Abstract

BACKGROUND: Given the growing evidence for an environmental contribution to the etiology of Parkinson's disease (PD), searching for local and regional differences in PD prevalence in multiple areas across the world may further clarify the role of environmental toxins.

OBJECTIVE: To provide local and regional prevalence estimates of PD in Poland.

METHODS: We analyzed the prevalence of PD and its trend over the last decade (2010 to 2019) based on data from the National Health Fund in Poland. We specifically examined sex differences in PD prevalence, as well as differences across Polish regions.

RESULTS: During the above period, the prevalence of PD in Poland increased from 226 per 100,000 to 269 per 100,000 inhabitants. Unexpectedly, we found that PD was 1.2-times more common in women than men. The increase in prevalence over the past decade was different between both sexes: an increase from 250 to 283 per 100,000 for women (13.3% increase), and from 200 to 254 per 100,000 for men (27.1% increase). In addition, we observed differences in prevalence across different Polish regions, with some regions having up to 51% lower prevalence rates than others.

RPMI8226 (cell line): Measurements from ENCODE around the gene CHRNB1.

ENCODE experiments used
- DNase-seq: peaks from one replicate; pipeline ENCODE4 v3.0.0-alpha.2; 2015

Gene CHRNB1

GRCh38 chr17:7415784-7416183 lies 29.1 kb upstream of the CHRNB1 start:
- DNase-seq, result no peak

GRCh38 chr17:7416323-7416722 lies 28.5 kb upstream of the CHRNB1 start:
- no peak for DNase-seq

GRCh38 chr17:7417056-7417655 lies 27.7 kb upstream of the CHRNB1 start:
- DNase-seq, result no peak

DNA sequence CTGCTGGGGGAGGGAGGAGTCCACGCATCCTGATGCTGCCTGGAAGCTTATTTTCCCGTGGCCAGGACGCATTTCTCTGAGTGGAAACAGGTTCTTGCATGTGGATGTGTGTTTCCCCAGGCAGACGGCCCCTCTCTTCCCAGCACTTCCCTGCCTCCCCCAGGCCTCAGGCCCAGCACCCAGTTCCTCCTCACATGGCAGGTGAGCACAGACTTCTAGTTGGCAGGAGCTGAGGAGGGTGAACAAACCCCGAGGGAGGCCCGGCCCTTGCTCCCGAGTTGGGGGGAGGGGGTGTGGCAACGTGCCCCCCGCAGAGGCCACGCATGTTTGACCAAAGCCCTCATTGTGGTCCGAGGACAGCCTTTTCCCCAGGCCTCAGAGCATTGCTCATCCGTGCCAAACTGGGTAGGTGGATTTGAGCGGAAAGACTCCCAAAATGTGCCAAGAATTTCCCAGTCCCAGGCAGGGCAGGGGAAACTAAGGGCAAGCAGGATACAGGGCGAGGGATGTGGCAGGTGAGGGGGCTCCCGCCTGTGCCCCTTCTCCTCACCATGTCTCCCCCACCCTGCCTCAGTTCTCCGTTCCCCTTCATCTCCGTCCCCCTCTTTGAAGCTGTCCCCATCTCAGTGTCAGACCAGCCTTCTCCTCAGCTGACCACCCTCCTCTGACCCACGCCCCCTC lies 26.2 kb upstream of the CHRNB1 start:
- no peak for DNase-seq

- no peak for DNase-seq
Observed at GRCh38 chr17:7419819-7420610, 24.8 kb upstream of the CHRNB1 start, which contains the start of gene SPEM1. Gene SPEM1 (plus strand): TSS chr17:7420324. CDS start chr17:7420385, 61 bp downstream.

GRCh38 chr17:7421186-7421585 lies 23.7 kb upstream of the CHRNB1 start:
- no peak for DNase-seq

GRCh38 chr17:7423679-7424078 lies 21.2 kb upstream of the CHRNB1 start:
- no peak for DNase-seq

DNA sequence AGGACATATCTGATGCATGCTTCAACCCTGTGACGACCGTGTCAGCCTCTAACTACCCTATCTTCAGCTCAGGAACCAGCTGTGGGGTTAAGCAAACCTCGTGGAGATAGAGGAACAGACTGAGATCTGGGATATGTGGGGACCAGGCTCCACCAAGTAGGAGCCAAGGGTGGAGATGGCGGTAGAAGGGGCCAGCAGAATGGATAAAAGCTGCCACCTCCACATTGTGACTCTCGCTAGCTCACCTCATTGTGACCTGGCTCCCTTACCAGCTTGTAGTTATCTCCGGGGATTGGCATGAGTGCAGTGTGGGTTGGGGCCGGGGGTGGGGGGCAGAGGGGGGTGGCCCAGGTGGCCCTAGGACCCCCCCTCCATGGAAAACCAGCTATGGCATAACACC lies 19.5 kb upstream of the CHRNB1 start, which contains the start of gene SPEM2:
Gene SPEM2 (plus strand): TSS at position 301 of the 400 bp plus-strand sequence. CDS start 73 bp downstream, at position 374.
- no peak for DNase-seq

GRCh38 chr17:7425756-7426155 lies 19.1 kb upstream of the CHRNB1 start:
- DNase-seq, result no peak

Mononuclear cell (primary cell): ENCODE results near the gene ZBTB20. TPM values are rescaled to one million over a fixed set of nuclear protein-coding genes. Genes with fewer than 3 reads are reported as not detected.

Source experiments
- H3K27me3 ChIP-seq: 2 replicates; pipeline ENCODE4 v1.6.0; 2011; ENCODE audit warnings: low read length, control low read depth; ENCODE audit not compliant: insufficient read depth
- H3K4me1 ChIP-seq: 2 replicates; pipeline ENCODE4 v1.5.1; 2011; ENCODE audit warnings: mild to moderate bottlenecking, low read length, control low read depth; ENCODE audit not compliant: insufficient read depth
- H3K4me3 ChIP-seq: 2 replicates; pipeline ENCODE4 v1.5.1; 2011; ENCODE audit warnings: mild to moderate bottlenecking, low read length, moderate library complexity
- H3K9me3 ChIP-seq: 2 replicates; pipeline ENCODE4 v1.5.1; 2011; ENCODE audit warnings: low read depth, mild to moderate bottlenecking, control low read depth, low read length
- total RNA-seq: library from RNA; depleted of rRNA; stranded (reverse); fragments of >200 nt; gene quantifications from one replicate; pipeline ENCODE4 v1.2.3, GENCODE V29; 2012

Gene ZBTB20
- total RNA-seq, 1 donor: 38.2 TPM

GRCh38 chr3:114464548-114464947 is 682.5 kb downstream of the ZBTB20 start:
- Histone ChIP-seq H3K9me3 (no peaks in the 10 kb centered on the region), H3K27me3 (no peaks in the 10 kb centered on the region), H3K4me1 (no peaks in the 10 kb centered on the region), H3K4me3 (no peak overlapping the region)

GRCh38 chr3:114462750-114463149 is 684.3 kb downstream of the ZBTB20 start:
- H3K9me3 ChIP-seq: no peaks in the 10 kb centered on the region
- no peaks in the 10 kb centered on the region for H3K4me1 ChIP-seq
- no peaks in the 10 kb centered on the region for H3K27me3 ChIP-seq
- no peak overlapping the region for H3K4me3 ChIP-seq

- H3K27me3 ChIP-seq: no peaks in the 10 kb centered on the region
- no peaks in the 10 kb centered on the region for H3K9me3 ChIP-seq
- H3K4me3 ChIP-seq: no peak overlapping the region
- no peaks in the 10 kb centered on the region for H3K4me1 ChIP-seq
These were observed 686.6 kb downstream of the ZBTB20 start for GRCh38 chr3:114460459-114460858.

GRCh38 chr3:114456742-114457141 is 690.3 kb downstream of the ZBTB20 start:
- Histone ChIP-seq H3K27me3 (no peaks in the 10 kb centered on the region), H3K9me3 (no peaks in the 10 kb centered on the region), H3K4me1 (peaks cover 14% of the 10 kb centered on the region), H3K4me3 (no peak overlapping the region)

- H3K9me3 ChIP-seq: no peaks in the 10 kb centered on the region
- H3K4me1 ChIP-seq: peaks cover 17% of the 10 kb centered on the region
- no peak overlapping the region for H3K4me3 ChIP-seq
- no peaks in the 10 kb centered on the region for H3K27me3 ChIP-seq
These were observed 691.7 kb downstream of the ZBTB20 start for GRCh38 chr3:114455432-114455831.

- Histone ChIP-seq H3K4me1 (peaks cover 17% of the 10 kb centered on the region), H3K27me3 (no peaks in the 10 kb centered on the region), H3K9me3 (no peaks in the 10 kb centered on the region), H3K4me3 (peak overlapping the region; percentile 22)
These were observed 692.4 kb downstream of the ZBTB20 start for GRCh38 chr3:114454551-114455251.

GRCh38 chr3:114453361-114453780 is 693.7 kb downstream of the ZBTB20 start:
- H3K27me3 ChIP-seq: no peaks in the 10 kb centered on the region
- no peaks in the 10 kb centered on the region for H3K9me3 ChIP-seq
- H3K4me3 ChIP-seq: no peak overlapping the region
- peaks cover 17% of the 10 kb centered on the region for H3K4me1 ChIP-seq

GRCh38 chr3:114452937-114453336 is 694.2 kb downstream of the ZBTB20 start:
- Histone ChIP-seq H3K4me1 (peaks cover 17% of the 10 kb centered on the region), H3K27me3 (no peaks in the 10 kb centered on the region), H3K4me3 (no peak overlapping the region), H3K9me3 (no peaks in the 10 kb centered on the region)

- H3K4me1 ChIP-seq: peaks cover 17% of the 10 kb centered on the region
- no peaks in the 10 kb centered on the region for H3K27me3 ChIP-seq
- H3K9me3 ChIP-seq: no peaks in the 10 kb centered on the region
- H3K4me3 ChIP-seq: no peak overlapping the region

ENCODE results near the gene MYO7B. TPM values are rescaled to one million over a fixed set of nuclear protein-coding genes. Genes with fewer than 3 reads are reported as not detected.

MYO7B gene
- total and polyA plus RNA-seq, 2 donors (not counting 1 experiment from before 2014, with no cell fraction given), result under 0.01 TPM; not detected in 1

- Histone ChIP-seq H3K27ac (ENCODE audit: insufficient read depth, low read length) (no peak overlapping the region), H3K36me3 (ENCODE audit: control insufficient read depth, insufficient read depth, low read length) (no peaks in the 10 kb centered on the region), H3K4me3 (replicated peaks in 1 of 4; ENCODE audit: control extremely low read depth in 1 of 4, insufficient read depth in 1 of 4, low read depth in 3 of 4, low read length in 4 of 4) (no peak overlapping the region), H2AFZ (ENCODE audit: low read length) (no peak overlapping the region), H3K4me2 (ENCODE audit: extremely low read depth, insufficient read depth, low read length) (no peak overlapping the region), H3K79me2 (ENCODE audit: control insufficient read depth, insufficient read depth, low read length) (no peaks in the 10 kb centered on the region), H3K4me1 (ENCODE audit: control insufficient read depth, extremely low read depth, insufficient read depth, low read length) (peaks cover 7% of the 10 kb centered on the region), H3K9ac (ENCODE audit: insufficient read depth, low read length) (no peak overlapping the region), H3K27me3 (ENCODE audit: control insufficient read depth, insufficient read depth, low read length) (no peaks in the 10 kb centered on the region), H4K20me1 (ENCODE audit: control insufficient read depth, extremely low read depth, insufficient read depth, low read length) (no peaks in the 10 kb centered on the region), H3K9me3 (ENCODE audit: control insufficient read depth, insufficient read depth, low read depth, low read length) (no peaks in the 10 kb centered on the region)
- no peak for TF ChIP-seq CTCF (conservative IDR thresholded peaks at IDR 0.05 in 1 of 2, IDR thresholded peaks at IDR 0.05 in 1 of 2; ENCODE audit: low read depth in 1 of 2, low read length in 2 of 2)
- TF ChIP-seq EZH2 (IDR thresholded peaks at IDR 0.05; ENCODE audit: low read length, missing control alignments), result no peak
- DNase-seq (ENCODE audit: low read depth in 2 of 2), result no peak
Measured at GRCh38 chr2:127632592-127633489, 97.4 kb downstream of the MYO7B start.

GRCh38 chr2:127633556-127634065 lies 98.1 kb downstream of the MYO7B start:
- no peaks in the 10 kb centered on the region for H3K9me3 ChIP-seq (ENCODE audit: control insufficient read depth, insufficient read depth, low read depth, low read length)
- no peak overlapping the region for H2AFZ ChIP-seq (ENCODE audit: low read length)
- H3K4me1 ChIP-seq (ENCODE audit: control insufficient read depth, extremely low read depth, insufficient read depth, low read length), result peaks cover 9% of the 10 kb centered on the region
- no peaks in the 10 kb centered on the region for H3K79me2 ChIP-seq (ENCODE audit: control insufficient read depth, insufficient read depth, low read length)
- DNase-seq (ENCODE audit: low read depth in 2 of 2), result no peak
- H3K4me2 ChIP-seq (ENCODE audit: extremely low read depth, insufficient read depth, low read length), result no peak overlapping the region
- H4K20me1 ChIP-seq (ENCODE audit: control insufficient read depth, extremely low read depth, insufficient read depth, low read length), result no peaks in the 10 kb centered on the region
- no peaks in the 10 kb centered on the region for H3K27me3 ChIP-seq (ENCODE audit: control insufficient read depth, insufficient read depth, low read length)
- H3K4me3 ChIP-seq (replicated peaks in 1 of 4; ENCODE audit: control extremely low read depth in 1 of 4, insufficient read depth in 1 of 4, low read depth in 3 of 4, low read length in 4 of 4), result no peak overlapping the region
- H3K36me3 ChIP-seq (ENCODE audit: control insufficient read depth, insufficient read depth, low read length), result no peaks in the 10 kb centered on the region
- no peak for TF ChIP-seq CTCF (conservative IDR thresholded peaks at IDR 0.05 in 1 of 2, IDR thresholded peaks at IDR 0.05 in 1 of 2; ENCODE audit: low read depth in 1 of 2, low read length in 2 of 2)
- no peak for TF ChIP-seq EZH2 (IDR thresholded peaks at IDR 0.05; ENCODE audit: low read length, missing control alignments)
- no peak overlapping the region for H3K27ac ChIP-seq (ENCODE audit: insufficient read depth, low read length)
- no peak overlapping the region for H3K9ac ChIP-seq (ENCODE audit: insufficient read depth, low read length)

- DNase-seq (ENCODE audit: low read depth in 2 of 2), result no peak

CONCLUSIONS: The prevalence of PD in Poland is in line with previously reported prevalence rates across Europe. However, unlike the situation in most of the world, PD was more prevalent in women than men. We discuss several possible explanations as well as potential measures that might help to reduce the growth of PD.

Original languageEnglish
Pages (from-to)521-532
Number of pages12
JournalJournal of Parkinson's Disease
Volume14
Issue number3
DOIs
Publication statusPublished - 23 Apr 2024

Keywords

  • Humans
  • Poland/epidemiology
  • Parkinson Disease/epidemiology
  • Male
  • Female
  • Prevalence
  • Aged
  • Middle Aged
  • Sex Factors
  • Adult
  • Aged, 80 and over

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